Welcome to the Saudi Arabia focus edition of Law Update.
One of the key markets in the Middle East and North Africa (MENA) that continues to lead from the front is the Kingdom of Saudi Arabia (KSA). As the largest country in the Middle East and the 18th largest economy in the world, the progress KSA continues to make is underpinned by its Vision 2030 that envisions developing the country as an investment powerhouse and hub that ultimately connects Asia, Europe, and Africa. Given Saudi Arabia’s significance to the regional economy, our team of experts have prepared a range of pertinent articles that provide insights into new laws, regulations, and the legal landscape in the Kingdom.
This edition will provide you with an up-to-date guide on matters such as; the framework issued by the Saudi Central Bank on IT governance, the anti-corruption landscape under Vision 2030; we also provide practical tips for dispute avoidance. This is only a snapshot; there are many more articles within the KSA focus section for you to read, which we hope you will find valuable and enjoyable.Read the edition
Jane Rahman - Senior Counsel - Arbitration
By now it is clear that there are virtually no jurisdictions that are unaffected by COVID-19 or the international measures that have been put in place to try to contain and control it.
One of the areas of concern for our clients relates to their ongoing arbitrations. For arbitrations that were commenced before the current situation took hold, parties and tribunals find themselves in relatively new waters. How does one best run an arbitration that was started and planned before these new and extraordinary conditions took hold? Is it, and can it be, business as usual?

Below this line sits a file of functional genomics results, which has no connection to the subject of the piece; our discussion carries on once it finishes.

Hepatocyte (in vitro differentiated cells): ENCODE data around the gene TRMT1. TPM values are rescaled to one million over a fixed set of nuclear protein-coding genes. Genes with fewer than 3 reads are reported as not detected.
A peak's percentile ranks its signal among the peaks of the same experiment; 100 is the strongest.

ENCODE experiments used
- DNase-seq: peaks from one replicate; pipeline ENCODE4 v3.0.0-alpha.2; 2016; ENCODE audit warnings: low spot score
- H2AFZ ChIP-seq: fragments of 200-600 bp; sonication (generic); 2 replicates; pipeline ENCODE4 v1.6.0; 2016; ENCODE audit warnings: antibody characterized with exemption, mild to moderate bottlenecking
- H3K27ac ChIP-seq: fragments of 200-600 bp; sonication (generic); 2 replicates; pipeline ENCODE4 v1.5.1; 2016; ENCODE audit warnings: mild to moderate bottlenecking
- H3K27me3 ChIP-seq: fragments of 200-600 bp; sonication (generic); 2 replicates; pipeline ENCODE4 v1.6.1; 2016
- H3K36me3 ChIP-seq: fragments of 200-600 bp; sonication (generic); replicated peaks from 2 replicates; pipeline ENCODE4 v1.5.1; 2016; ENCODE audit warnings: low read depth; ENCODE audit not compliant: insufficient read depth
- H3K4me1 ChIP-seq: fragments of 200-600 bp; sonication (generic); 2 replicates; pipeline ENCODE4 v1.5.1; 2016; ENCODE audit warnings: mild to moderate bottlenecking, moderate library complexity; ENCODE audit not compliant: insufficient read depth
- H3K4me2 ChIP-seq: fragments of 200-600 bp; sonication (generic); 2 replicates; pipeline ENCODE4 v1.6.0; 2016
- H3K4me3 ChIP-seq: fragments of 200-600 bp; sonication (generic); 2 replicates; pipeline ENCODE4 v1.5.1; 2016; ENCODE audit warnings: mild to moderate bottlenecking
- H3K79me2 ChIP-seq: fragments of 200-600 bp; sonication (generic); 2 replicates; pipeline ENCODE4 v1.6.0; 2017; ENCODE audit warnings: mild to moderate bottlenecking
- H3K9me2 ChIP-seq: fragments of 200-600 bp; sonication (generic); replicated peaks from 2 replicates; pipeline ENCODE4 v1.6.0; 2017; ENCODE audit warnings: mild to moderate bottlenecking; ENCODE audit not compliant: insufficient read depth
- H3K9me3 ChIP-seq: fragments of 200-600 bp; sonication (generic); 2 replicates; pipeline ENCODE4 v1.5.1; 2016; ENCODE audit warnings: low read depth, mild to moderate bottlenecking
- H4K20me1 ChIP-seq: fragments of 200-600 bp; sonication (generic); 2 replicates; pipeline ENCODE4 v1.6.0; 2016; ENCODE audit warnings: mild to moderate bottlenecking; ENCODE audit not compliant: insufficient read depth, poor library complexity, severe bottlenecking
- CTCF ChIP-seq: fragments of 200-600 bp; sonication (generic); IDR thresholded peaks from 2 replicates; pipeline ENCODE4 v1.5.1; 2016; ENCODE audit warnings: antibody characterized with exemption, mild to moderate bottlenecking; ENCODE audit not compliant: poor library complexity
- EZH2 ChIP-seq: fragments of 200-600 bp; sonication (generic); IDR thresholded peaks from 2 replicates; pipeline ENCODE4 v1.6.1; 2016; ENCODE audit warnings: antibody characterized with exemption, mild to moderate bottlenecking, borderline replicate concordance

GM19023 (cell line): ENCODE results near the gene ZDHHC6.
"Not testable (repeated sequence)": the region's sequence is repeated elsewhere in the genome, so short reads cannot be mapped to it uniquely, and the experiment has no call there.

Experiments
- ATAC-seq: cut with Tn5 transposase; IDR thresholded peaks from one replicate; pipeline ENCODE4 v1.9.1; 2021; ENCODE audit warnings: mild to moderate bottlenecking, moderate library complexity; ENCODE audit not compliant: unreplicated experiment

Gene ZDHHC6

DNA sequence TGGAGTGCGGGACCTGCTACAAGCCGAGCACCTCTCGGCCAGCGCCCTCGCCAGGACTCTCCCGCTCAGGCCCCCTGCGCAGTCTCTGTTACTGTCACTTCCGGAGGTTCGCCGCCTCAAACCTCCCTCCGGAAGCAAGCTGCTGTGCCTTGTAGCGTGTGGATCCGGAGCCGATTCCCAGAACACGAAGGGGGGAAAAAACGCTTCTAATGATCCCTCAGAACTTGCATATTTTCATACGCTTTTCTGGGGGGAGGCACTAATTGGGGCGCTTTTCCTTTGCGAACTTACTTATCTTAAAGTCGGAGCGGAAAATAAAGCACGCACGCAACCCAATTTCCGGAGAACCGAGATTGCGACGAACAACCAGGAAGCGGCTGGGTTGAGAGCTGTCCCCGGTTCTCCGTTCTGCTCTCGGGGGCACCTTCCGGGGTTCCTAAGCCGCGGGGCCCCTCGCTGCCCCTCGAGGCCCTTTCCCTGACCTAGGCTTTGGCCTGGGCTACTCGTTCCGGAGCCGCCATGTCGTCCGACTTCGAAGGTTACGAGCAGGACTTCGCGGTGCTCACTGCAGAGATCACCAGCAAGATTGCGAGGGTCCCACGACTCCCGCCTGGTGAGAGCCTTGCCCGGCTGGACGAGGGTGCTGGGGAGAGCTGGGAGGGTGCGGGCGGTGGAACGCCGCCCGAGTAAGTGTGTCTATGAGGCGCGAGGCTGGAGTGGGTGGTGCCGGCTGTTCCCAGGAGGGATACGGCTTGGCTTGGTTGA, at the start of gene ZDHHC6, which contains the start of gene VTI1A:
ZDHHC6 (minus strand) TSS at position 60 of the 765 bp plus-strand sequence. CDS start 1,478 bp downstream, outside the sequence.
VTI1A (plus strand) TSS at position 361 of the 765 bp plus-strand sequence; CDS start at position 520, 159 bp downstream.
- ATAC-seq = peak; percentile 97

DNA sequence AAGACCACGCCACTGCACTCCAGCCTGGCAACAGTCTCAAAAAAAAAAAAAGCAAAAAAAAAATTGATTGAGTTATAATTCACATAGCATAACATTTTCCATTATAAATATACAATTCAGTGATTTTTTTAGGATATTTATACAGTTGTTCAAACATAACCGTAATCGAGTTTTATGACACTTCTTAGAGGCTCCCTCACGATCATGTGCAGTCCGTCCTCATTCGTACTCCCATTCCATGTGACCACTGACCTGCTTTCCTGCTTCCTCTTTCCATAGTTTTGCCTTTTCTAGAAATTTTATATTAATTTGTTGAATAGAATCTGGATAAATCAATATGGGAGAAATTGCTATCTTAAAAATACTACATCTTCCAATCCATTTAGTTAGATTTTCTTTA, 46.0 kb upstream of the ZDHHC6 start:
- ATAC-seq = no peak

For most arbitrations, the short answer to this last question is “no”. The way in which virtually everyone does business has changed and this will necessarily impact arbitrations.
The good news, however, is that arbitration was, in a way, designed for this sort of a situation. It is, or should be, flexible and responsive to parties’ needs. Unlike, for example, court litigation, parties have easy access to their tribunals and are generally empowered to agree whatever procedures they consider appropriate to resolve their dispute.
But what does this mean in practice? Some of the key points you may want to consider in respect of your arbitrations that are already in progress include:
How the current situation impacts your arbitrations will very much depend on the specifics of your case. What is clear, though, is that it is likely that any arbitration that is currently in progress will be impacted in some way. It is for the parties and their tribunals to work together to sensibly try to identify and resolve those issues in an efficient and fair way that reflects the extraordinary situation in which we all now find ourselves.